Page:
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  • NTCIR-12 MathIR Task Overview
    Richard Zanibbi, Akiko Aizawa, Michael Kohlhase, Iadh Ounis, Goran Topić and Kenny Davila
    [Pdf] [Table of Content]

    This paper presents an overview of the NTCIR-12 MathIR Task, dedicated to information access for mathematical content. The MathIR task makes use of two corpora. The first corpus contains technical articles from the arXiv, while the second corpus contains English Wikipedia articles. For each corpus, there were two subtasks; one for queries containing keywords and formulae (arXiv-main and Wiki-main), and the other a query-by-expression task for isolated formula queries (arXiv-simto and Wiki-formula). In this overview paper, we summarize the task design, corpora, submitted runs, and approaches used by participating groups.

  • Exploring the One-brain Barrier: A Manual Contribution to the NTCIR-12 MathIR Task
    Moritz Schubotz, Norman Meuschke, Marcus Leich and Bela Gipp
    [Pdf] [Table of Content]

    This paper compares the search capabilities of a single human brain supported by the text search built into Wikipedia with state-of-the-art math search systems. To achieve this, we compare results of manual Wikipedia searches with the aggregated and assessed results of all systems participating in the NTCIR-12 MathIR Wikipedia Task. For 26 of the 30 topics, the average relevance score of our manually retrieved results exceeded the average relevance score of other participants by more than one standard deviation. However, math search engines at large achieved better recall and retrieved highly relevant results that our esingle-brain systemf missed for 12 topics. ..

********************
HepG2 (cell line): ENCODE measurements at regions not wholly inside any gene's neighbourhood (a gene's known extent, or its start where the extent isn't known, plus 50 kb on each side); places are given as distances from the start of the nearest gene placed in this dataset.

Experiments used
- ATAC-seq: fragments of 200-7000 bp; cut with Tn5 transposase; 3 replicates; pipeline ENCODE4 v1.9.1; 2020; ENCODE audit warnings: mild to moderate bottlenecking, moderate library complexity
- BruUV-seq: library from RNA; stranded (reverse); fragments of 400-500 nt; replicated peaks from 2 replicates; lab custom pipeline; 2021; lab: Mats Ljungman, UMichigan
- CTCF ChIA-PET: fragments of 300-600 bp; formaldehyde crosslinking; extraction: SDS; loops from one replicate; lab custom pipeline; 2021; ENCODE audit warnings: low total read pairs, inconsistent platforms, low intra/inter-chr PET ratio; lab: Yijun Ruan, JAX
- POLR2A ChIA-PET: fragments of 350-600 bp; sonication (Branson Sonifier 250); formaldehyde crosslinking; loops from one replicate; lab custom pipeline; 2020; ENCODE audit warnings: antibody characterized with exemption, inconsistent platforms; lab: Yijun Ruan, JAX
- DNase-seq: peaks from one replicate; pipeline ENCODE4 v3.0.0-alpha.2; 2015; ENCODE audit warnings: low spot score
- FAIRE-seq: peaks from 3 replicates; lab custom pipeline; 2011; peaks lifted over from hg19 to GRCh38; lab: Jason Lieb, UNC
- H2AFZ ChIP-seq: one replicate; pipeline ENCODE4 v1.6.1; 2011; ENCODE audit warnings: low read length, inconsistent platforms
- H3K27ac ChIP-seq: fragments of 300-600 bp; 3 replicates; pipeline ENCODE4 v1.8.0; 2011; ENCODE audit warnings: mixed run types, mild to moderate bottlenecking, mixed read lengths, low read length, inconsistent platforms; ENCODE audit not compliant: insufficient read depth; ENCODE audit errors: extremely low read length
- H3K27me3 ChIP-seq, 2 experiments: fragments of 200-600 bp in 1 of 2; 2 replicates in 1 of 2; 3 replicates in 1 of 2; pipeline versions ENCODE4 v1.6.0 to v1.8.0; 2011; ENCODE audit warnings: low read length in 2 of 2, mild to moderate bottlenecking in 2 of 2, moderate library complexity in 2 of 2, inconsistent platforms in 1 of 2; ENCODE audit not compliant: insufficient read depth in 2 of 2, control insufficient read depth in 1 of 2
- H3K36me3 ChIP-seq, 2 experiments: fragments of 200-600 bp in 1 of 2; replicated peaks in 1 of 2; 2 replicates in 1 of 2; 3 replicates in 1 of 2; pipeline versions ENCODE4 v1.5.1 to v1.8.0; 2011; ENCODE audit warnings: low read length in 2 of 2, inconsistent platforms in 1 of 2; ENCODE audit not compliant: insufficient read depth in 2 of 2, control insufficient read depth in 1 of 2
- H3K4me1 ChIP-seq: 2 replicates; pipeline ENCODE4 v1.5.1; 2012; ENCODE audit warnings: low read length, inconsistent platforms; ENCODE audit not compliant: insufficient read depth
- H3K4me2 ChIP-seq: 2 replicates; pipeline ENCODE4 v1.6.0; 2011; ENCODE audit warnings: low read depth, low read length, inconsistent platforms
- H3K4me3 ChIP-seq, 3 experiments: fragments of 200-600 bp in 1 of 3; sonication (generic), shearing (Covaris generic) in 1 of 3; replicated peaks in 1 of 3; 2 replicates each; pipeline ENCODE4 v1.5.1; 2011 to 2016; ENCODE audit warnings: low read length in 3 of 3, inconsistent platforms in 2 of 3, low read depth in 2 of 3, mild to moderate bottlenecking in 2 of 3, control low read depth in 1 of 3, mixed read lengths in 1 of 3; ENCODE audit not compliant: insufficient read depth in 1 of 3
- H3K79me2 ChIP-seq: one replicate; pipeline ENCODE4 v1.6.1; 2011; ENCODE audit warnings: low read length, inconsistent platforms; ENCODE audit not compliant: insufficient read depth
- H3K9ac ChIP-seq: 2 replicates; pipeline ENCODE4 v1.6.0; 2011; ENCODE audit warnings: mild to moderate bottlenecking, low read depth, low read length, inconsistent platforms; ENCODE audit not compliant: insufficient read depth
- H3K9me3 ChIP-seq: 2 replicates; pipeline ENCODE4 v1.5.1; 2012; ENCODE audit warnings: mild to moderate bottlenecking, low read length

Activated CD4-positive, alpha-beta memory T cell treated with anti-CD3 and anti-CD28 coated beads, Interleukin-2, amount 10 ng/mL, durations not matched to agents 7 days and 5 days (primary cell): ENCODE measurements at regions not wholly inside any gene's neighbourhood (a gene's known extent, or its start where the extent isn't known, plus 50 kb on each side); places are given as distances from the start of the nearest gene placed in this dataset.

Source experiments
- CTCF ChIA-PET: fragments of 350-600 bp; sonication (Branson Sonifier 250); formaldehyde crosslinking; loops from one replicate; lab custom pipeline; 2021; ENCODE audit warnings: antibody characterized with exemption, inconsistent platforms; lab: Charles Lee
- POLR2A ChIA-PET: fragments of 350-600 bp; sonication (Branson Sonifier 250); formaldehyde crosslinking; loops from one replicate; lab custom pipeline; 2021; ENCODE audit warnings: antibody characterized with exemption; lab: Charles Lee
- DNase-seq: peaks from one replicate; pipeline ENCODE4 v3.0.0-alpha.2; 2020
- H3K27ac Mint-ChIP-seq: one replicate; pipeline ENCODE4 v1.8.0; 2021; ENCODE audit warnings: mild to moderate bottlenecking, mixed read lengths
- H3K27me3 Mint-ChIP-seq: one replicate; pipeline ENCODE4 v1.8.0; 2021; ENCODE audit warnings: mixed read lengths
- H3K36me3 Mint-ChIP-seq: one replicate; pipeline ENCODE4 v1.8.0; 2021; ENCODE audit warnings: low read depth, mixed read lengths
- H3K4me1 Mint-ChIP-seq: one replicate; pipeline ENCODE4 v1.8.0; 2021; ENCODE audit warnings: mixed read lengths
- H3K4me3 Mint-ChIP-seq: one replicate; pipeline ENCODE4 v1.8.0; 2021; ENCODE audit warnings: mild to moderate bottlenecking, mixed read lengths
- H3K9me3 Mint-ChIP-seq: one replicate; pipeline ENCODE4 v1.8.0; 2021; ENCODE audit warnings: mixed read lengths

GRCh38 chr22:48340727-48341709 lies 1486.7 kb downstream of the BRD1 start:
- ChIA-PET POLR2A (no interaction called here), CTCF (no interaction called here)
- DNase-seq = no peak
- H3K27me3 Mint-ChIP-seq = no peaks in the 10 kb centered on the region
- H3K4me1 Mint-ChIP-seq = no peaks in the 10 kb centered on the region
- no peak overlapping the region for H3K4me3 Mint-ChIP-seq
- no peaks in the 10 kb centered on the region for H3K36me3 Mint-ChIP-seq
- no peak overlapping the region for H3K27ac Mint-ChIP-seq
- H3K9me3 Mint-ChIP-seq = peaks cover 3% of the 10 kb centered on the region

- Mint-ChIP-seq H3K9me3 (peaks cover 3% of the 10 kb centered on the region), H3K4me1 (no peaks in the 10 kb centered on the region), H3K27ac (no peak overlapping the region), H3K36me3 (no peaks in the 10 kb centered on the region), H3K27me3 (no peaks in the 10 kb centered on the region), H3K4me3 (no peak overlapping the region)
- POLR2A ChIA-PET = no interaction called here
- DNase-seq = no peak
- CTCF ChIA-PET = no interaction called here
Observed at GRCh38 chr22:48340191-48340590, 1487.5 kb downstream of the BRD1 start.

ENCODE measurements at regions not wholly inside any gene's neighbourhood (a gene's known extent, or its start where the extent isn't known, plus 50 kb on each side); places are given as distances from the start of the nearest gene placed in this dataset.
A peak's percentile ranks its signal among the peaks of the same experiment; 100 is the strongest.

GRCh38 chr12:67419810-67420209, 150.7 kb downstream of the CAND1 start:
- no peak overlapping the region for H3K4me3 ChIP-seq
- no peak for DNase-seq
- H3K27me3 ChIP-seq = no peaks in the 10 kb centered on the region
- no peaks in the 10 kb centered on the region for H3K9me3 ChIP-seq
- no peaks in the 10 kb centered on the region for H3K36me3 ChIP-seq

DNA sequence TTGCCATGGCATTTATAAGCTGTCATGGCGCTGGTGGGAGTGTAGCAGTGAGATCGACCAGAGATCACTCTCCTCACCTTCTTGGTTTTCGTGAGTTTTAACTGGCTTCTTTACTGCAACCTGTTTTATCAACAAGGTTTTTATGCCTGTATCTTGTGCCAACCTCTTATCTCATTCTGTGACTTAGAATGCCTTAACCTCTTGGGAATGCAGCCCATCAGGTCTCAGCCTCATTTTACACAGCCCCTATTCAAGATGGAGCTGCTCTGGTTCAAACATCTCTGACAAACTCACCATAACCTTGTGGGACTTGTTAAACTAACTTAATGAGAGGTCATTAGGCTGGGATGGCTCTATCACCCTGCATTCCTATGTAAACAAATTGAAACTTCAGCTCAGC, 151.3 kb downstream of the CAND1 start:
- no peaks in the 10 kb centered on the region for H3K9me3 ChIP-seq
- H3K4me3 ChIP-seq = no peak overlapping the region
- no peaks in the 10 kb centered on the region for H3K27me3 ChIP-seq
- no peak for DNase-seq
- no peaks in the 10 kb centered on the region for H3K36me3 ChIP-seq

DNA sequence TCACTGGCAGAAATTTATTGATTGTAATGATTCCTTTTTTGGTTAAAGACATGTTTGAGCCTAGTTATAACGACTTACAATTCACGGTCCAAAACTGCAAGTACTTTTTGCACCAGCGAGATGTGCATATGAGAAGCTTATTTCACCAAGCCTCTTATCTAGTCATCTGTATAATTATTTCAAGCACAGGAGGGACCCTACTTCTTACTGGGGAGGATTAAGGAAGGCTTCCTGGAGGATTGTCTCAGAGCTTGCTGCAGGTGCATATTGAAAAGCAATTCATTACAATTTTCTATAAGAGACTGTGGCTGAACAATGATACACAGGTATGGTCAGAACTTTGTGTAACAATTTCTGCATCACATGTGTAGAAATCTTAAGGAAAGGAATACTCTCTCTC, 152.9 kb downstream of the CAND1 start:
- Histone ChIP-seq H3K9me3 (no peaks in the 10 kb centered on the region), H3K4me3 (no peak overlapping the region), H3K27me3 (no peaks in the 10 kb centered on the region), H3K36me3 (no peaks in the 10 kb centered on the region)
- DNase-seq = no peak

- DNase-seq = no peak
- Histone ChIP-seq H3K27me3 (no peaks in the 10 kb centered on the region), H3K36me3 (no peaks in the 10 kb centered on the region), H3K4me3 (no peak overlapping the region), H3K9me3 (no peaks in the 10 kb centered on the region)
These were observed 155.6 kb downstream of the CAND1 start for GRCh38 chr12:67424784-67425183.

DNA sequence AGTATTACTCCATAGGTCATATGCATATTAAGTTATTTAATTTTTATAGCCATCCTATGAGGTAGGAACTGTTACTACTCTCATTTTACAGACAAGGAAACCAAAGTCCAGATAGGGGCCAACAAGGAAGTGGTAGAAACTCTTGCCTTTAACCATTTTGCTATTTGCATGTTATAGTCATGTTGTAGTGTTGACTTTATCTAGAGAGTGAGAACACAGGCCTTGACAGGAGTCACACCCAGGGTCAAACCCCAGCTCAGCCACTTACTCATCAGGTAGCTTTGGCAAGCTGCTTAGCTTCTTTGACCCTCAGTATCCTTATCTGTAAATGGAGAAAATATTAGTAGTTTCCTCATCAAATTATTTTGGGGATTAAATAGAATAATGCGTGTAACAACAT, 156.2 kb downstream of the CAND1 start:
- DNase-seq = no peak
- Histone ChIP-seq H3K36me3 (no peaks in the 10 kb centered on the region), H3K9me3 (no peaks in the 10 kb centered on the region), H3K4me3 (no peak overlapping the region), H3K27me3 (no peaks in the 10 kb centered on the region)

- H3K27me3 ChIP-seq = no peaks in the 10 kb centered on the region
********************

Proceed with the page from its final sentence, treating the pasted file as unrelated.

• The Math Retrieval System of ICST for NTCIR-12 MathIR Task
    Liangcai Gao, Ke Yuan, Yuehan Wang, Zhuoren Jiang and Zhi Tang
    [Pdf] [Table of Content]

    This paper is the summarized experiences of ICST team in the NTCIR-12 MathIR main tasks (ArXiv and Wikipedia main task). Our approach is based on keyword, structure and importance of formulae in a document. A novel hybrid indexing and matching model is proposed to support exact and fuzzing matching. In this hybrid model, both keyword and structure information of formulae are taken into consideration. In addition, the concept of formula importance within a document is introduced into the model. In order to make the ranking results more reasonable, our system (WikiMir) applies the learning to rank algorithm (RankBoost) to rank the retrieved formulae , and then re-ranks the top-k formulae by the regular expressions matching of the query formula. The experimental results show that the method of our system is effective for all metrics and promising in practical application.

  • MCAT Math Retrieval System for NTCIR-12 MathIR Task
    Giovanni Yoko Kristianto, Goran Topić and Akiko Aizawa
    [Pdf] [Table of Content]

    This paper describes the participation of our MCAT search system in the NTCIR-12 MathIR Task. We introduce three granularity levels of textual information, new approach for generating dependency graph of math expressions, score normalization, cold-start weights, and unification. We find that these modules, except the cold-start weights, have a very good impact on the search performance of our system. The use of dependency graph significantly improves precision of our system, i.e., up to 24:52% and 104:20% relative improvements in the Main and Simto subtasks of the arXiv task, respectively. In addition, the implementation of unification delivers up to 2:90% and 57:14% precision improvements in the Main and Simto subtasks, respectively. Overall, our best submission achieves P@5 of 0.5448 in the Main subtask and 0.5500 in the Simto subtask. In the Wikipedia task, our system also performs well at the MathWikiFormula subtask. At the MathWiki subtask, however, due to a problem with handling queries formed as questions that contain many stop words, our system finishes second.